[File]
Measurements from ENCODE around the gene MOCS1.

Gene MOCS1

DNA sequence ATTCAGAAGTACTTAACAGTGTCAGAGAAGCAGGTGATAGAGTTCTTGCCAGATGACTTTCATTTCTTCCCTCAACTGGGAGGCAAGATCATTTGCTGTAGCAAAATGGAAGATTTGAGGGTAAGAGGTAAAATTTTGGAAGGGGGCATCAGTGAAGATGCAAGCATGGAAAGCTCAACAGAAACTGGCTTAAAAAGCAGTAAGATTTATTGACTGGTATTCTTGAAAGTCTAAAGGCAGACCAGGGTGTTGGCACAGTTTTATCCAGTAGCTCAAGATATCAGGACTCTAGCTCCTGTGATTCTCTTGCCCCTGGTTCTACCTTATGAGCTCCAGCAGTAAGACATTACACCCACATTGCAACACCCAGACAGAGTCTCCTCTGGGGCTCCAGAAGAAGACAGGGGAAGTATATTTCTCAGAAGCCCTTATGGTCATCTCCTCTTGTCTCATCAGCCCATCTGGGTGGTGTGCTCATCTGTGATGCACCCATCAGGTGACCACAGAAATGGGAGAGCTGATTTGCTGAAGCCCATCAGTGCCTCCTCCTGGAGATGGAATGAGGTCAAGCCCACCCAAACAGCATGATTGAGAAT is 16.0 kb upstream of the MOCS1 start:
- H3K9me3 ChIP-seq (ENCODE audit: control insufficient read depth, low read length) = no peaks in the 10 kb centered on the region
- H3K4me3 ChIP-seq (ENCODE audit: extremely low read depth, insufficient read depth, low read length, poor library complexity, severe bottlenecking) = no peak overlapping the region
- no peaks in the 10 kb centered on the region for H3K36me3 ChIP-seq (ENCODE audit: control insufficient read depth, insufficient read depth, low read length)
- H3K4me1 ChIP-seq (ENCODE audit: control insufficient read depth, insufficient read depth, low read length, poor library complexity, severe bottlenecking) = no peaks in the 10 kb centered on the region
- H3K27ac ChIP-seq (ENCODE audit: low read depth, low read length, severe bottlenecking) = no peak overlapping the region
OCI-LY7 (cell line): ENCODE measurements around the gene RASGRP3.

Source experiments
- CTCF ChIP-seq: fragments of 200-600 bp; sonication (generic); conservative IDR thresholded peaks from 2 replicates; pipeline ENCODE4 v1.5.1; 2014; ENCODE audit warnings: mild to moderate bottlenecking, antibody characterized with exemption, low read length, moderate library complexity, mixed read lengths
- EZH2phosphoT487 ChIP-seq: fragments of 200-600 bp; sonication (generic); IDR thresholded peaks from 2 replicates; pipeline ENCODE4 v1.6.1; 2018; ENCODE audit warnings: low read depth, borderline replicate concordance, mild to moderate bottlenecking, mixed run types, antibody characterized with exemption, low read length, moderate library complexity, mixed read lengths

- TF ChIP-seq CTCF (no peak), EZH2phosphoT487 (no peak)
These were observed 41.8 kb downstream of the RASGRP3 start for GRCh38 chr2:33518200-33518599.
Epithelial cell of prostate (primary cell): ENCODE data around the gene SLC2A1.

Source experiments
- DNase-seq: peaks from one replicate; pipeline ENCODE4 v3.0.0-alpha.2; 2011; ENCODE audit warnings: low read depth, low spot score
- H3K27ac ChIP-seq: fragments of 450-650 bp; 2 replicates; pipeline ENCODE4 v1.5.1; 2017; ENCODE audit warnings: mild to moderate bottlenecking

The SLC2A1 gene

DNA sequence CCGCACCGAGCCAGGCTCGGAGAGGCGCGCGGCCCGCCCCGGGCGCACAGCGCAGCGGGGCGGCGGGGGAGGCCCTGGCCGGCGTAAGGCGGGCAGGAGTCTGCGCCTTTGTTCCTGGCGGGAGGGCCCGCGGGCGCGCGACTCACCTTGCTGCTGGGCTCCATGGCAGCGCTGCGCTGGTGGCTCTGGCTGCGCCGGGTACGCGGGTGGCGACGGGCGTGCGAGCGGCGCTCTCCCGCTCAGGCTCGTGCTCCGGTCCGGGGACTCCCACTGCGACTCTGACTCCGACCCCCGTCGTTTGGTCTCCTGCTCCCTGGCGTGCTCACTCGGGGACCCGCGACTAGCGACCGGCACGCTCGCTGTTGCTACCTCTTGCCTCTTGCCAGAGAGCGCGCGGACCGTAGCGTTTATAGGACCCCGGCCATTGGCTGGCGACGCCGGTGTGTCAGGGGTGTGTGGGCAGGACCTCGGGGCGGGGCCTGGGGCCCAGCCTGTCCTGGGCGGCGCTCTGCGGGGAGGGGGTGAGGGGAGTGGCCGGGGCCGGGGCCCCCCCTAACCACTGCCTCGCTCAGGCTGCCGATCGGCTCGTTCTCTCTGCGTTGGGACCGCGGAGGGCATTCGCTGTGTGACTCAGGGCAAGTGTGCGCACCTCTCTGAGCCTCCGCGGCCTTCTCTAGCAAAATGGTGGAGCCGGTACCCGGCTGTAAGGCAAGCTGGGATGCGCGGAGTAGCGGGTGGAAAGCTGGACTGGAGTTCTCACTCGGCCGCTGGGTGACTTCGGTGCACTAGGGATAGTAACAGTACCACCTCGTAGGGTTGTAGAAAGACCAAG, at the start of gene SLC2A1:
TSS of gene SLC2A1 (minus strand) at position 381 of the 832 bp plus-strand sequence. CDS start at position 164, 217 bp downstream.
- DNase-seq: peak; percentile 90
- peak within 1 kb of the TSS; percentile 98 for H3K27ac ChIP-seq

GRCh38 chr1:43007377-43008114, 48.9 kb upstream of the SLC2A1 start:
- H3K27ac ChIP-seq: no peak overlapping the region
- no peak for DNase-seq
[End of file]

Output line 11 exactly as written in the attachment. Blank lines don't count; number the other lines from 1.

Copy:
- CTCF ChIP-seq: fragments of 200-600 bp; sonication (generic); conservative IDR thresholded peaks from 2 replicates; pipeline ENCODE4 v1.5.1; 2014; ENCODE audit warnings: mild to moderate bottlenecking, antibody characterized with exemption, low read length, moderate library complexity, mixed read lengths